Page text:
Another unnecessary prescription and the overuse of antibiotics is a growing alarm for the prevalence of antibiotic resistant pathogens. Some of the most common types of antibiotic resistant bacteria associated with infections from root canals are: (6, 19, 31)
Enterococcus feacalis: Presence of these bacteria are often the cause of urinary tract infections, meningitis and is also one of the most antibiotic resistant bacteria known. These bacteria are thought to stimulate the production of toxins and further infections in the entire body.
Enterococcus faecalis are one of the most prevalent and virulent bacteria strains present in an infected root canal. They are also most commonly discovered post endodontic treatment. (28)
Pseudomonas: Some strains of these bacteria are antibiotic resistant and can ultimately cause death. Symptoms associated are a weakened immune system, pneumonia and blood infections.
Staphylococci: Commonly referred to as staph, these bacteria cause skin infections, pneumonia, blood poisoning and toxic shock syndrome.
Streptococci: Some strains of these bacteria can be referred to as flesh eating bacteria. This bacterium is linked to symptoms related to strep throat and serious health complications involving pain, fever, swelling, dizziness, rash, confusion, abnormal blood pressure and toxic shock syndrome.
Pro-Root Canal Specialist Recognizes Health Threat
One of the original founding members of the Root Canal Association, Dr. Meinig, commented on a study performed by Dr. Weston Price in the early 1900s. Dr. Meinig notes that the cause of secondary infections is not solely dependent on the presence of pathogenic bacteria but also the production of toxins produced from these bacteria. (7, 11)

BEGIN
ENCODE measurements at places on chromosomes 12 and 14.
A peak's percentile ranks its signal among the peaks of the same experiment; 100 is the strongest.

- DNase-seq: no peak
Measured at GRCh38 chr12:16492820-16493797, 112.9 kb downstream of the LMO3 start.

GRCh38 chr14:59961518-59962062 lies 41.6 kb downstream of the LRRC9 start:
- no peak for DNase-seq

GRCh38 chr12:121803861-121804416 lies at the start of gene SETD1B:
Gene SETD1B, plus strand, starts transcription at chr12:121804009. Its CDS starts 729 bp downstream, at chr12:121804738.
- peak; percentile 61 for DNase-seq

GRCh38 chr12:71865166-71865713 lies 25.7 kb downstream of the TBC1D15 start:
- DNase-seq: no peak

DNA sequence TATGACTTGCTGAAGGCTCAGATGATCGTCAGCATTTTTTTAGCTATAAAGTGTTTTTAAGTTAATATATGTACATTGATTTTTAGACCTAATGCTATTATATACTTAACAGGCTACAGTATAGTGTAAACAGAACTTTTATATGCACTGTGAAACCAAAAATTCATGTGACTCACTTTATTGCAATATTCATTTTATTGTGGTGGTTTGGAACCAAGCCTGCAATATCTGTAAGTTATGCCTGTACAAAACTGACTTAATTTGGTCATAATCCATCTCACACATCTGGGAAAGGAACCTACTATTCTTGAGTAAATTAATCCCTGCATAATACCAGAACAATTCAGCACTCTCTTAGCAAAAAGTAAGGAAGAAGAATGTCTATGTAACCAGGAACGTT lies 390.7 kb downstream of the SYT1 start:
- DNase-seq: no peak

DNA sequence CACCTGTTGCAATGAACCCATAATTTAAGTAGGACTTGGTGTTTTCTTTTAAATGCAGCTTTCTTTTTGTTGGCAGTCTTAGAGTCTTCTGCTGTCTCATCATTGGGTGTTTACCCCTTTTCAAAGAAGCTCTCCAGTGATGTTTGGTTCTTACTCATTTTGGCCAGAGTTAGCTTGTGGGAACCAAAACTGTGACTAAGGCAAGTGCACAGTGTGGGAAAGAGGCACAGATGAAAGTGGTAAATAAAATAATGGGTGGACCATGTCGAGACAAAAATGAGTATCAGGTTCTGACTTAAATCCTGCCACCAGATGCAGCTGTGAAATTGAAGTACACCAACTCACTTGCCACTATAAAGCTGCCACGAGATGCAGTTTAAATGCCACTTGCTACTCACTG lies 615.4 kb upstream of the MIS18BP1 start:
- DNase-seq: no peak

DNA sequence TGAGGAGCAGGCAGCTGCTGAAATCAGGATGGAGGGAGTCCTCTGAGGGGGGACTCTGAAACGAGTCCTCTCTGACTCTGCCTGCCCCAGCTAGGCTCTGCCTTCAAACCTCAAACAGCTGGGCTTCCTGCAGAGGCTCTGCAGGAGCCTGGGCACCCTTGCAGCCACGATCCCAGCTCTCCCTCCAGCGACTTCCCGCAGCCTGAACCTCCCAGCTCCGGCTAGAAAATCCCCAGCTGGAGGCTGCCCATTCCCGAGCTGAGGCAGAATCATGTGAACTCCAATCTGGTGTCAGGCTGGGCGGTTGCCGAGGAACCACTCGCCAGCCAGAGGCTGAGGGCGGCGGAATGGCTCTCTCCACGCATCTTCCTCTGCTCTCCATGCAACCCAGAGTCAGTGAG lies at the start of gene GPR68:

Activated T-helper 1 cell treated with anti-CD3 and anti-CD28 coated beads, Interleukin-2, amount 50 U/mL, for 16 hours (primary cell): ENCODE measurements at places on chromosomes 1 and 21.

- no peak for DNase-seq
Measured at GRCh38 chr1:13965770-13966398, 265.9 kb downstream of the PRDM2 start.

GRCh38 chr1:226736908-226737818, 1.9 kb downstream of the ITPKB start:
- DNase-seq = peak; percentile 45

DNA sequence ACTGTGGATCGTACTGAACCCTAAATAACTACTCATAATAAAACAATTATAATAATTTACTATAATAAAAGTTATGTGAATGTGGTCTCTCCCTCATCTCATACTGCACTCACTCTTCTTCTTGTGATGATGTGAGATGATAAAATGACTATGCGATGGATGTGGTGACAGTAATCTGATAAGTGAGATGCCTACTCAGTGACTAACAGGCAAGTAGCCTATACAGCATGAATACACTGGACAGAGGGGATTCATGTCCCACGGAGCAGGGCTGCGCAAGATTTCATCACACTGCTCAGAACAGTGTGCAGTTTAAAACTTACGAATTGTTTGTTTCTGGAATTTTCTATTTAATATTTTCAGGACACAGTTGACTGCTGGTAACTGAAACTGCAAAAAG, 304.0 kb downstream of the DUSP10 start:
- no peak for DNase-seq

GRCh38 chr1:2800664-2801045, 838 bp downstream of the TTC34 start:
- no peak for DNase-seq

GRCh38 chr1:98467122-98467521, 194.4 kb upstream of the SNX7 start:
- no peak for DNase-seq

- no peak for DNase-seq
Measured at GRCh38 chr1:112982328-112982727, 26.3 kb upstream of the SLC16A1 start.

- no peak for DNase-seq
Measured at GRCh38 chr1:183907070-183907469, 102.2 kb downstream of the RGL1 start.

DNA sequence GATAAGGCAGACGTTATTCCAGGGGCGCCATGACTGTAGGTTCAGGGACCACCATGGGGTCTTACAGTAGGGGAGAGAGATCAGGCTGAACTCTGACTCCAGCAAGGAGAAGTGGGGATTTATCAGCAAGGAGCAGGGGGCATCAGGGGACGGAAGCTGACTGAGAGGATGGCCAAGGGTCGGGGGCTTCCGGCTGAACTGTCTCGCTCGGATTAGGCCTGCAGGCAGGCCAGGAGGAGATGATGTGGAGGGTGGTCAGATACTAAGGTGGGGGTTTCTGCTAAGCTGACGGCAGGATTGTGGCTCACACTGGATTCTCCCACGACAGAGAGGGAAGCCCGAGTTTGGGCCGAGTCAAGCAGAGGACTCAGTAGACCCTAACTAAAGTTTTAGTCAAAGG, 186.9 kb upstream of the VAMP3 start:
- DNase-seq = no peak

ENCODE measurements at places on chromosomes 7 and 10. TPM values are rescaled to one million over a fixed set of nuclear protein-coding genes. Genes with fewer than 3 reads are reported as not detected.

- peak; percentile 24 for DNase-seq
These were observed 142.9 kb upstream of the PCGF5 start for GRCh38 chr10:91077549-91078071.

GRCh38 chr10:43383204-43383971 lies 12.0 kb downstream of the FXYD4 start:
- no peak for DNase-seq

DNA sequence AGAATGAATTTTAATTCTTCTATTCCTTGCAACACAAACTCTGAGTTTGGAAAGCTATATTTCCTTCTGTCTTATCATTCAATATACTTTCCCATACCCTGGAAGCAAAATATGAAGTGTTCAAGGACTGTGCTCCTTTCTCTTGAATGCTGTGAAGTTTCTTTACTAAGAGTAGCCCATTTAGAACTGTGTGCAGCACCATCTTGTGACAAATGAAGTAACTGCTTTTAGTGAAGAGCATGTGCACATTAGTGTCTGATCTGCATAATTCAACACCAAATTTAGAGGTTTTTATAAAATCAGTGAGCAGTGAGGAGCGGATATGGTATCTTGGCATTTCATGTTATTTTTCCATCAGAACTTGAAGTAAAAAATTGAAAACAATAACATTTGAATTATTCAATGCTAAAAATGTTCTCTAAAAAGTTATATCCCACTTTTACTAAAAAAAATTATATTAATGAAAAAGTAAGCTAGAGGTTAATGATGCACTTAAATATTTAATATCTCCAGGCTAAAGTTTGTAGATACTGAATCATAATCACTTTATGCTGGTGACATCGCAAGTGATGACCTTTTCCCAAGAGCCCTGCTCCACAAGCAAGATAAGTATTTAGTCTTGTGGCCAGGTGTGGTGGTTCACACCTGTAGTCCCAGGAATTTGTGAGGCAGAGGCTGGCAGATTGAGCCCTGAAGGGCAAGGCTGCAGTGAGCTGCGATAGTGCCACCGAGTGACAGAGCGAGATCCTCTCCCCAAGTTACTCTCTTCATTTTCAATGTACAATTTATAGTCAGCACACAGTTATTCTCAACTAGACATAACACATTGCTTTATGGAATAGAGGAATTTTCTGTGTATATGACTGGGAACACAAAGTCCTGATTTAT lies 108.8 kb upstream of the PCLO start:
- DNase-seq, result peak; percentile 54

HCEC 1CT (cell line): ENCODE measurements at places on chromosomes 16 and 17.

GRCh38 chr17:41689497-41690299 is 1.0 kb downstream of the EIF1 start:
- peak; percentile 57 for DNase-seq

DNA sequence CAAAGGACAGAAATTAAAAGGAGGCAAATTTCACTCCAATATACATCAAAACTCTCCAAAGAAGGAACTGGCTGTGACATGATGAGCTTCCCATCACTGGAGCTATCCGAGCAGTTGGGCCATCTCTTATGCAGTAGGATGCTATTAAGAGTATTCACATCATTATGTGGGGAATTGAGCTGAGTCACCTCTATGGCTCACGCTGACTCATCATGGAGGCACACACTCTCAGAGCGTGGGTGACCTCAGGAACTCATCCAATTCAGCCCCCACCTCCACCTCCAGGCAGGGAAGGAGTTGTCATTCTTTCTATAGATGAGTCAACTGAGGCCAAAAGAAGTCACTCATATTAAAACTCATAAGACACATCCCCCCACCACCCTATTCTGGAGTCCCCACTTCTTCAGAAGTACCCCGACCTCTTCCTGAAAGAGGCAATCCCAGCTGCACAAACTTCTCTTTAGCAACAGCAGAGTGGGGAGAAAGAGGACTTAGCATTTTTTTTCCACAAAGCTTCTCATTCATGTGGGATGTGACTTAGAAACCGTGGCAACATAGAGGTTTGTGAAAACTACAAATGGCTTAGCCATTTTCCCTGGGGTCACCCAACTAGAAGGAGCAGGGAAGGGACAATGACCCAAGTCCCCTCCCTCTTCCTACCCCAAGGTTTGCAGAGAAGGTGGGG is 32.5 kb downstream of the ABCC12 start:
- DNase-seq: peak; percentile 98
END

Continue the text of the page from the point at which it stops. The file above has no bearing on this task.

Dr. Price’s research team found that implanting an infected tooth from a human to another animal would cause the same systemic complications to the animal in which the human was suffering (7). In fact, Dr. Price ran well controlled experiments contrary to popular medical rumors and discovered that animals infected with the toxins alone had a significantly higher rate of becoming sick and dying.
If one of the major proponents for root canal treatment can re-assess his understanding of oral health and its relationship with chronic disease, it is logical that more dentists should understand the health risks and focus on educating and providing informed consent to their patients.
One of the easiest assumptions for an individual to make is that if there are no symptoms of infection post root canal treatment, the root canal is not contributing to deteriorating health. Unfortunately, this assumption has one limiting factor: time.